The bottomless pit of Revelation 20:1-3 is where Satan is restrained.
And I saw an angel come down from heaven, having the key of the bottomless pit and a great chain in his hand.
And he laid hold on the dragon, that old serpent, which is the Devil, and Satan, and bound him a thousand years,
And cast him into the bottomless pit, and shut him up, and set a seal upon him, that he should deceive the nations no more, till the thousand years should be fulfilled: and after that he must be loosed a little season.
What is the bottomless pit?
The bottomless pit is a metaphor, obviously. A literal pit has a bottom; a pit without a bottom is not a literal pit, but is a figure, similar to the figure of “the moon became as blood” or “the sun became black as sackcloth of hair.”
To identify the “bottomless pit” with a literal location, such as the center of the earth, mixes natural and spiritual, whereas these are things that don’t mix.
Dr. Henry M. Morris of the Institute of Creation Research claimed that the bottomless pit was at the center of the earth, in his book The Revelation Record. He wrote: :
The bottomless pit is the pit of the abyss (Greek abusoss) deep in the interior of the earth. Since Hades is also revealed to be a great pit in the heart of the earth, it is probable that the pit of the abyss is either the same as Hades or at least connected directly with it. It seems clear there are a number of different prisons in Hades. Tartarus, where the twice-fallen angels are confined, is one of these.
Commenting on Revelation 9:2, Morris wrote: 
The “bottomless pit” which he forthwith unlocks is literally “the pit of the abyss.” The word “abyss” comes from roots meaning “without depth” and so is properly translated “bottomless.” It is apparently at the very center of the earth and so, in truth, has no bottom. Its boundaries in all directions are all ceilings; one cannot go down in any direction. The pit of this abyss of Hades is apparently one of its imprisoning cells, and it is only this one to which Satan actually receives the key.
There is no such thing as a literal pit that extends to the center of the earth, except in science-fiction, or fantasy, fairy tales, and the like. The laws of thermodynamics prevent it. Morris confused natural things with spiritual things. The idea of a “bottomless pit” in Revelation is not natural, but a spiritual concept, and a figure, or metaphor.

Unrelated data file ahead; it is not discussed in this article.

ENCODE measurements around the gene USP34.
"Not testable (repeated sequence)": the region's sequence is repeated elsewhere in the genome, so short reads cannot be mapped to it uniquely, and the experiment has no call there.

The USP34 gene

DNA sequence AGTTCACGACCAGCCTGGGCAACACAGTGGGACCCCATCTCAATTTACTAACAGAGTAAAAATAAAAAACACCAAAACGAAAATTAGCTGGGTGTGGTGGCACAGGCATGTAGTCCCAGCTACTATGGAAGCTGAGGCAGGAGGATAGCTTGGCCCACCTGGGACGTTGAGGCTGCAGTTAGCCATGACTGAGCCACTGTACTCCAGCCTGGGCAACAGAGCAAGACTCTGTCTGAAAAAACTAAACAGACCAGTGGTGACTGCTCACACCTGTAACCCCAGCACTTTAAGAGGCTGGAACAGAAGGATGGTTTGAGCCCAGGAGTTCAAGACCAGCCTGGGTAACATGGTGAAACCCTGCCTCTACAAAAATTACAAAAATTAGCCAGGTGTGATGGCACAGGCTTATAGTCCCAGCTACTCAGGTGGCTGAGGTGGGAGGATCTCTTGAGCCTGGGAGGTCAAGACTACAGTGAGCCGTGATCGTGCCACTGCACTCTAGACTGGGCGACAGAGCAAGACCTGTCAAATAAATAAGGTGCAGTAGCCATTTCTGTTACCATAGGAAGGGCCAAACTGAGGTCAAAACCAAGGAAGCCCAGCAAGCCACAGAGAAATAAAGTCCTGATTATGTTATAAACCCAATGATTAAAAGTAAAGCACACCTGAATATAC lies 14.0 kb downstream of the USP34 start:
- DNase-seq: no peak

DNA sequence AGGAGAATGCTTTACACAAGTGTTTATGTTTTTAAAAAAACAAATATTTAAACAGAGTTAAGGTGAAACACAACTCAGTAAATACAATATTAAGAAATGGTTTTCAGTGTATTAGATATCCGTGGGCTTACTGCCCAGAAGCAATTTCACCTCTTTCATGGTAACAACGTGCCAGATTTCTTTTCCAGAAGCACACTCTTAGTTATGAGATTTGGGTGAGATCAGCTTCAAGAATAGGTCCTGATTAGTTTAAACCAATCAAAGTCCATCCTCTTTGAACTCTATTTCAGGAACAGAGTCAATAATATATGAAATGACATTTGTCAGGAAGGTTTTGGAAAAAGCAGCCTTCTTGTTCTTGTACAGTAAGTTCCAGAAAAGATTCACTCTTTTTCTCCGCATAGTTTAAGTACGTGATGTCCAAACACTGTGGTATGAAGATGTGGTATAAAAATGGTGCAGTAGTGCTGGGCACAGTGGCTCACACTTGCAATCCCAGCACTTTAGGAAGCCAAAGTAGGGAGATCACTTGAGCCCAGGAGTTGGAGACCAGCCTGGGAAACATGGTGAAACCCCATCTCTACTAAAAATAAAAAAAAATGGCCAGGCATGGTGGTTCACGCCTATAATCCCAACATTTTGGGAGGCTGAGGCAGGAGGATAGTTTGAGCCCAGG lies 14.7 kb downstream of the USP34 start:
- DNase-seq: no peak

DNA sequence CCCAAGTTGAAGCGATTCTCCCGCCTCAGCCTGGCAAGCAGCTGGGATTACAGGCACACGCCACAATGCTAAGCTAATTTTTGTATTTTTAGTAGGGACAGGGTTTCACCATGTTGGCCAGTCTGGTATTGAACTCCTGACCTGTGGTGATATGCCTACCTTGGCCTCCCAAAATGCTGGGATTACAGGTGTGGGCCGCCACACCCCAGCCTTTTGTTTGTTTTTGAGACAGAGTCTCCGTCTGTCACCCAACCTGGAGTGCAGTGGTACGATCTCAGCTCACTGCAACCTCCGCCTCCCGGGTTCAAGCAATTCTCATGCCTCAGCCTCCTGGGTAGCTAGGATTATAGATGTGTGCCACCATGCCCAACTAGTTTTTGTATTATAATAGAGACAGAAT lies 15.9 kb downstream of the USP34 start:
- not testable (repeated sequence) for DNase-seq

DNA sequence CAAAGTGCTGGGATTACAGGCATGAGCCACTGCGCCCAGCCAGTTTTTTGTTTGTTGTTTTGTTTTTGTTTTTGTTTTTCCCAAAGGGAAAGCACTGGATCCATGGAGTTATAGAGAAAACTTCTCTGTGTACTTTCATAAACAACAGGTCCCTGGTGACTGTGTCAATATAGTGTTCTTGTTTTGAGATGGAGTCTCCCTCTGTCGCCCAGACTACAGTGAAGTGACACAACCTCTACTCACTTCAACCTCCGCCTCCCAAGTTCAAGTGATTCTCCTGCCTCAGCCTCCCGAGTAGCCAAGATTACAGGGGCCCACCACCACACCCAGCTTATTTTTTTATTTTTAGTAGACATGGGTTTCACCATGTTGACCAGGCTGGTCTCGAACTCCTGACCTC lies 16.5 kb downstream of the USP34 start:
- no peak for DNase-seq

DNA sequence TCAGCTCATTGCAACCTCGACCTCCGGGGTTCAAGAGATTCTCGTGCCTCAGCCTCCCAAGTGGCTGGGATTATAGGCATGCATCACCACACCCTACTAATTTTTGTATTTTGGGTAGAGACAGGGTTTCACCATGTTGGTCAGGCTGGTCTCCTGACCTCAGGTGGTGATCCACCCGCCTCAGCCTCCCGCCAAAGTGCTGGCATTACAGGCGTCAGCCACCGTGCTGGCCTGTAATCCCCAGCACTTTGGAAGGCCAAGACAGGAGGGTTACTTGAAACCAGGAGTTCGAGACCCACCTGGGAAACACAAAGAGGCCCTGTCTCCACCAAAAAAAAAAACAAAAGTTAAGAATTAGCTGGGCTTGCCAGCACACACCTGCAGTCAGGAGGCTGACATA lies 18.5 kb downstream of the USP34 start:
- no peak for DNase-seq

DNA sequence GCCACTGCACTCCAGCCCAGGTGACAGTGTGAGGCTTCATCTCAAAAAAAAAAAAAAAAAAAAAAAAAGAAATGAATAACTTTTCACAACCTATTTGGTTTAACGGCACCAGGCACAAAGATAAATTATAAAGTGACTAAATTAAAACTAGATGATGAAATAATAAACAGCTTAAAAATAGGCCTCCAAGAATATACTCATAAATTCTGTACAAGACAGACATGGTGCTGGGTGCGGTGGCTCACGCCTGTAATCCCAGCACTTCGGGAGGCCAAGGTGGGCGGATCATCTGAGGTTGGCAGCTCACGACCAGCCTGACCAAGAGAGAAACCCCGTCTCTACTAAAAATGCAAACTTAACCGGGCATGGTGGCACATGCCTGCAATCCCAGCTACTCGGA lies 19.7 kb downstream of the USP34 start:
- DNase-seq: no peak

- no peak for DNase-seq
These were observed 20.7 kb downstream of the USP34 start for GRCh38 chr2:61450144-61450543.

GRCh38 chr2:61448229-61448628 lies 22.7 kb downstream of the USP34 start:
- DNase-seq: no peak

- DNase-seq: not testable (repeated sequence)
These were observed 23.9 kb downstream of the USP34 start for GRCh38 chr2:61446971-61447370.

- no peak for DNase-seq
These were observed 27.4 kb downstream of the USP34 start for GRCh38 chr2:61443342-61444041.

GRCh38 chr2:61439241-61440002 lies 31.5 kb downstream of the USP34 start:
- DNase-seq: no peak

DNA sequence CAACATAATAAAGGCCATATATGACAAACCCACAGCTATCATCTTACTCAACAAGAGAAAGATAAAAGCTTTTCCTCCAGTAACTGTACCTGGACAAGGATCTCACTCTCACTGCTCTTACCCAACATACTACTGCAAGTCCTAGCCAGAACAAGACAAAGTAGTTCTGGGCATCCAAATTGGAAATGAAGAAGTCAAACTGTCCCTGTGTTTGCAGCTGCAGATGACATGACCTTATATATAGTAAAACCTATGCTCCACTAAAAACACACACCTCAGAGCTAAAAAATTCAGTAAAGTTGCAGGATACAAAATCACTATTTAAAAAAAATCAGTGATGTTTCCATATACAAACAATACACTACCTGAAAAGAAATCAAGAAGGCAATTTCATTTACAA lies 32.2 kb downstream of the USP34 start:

The physics of materials under very high pressure won’t allow any opening or a “pit” in the earth’s deep interior. The outer core of the earth, at a depth of about 1,790 miles, or 2,890 km, is thought to be molten, as shear waves of earthquakes do not propagate through it. How could there be a “pit” in molten rock at very high pressure? Even in a lake, or in the ocean, where the pressure is much less, it is impossible to dig a pit! Everywhere the water is scooped out, other water immediately flows in. And it is similar deep in the earth where there is very high pressure. Fluids from the surrounding rock, or molten rock would immediately fill any space.
Consider the metaphor of “chains of darkness.” Are these chains literal? Are they made of metal, such as steel? Of course not! “Chain” is used poetically, and connected with “darkness,” which is associated with being deceived, or ignorant.
And the angels which kept not their first estate, but left their own habitation, he hath reserved in everlasting chains under darkness unto the judgment of the great day.
How can a literal chain, however heavy, or strong, bind a spirit?
Does the bottomless pit in Revelation 20:1 have a literal lock? Why does it need a key? Is the key a literal key? Why say the pit is literal, and located at the earth’s center, if the key is a figurative one? And what about that chain, is it a literal chain? It is held by an angel; no doubt angels can hold a chain large enough for a ship’s anchor!
Clearly, the earth is not a spirit-tight canister, with Satan at its center, rotating once a day and orbiting the sun once a year. The “bottomless pit” is not a literal location in the earth, but a figure. It is a term used in Revelation 9:1-2, 11; 11:7; 17:8, and links these scriptures together; thus, for example, it identifies the beast ascending from the bottomless pit in 11:7 as Satan.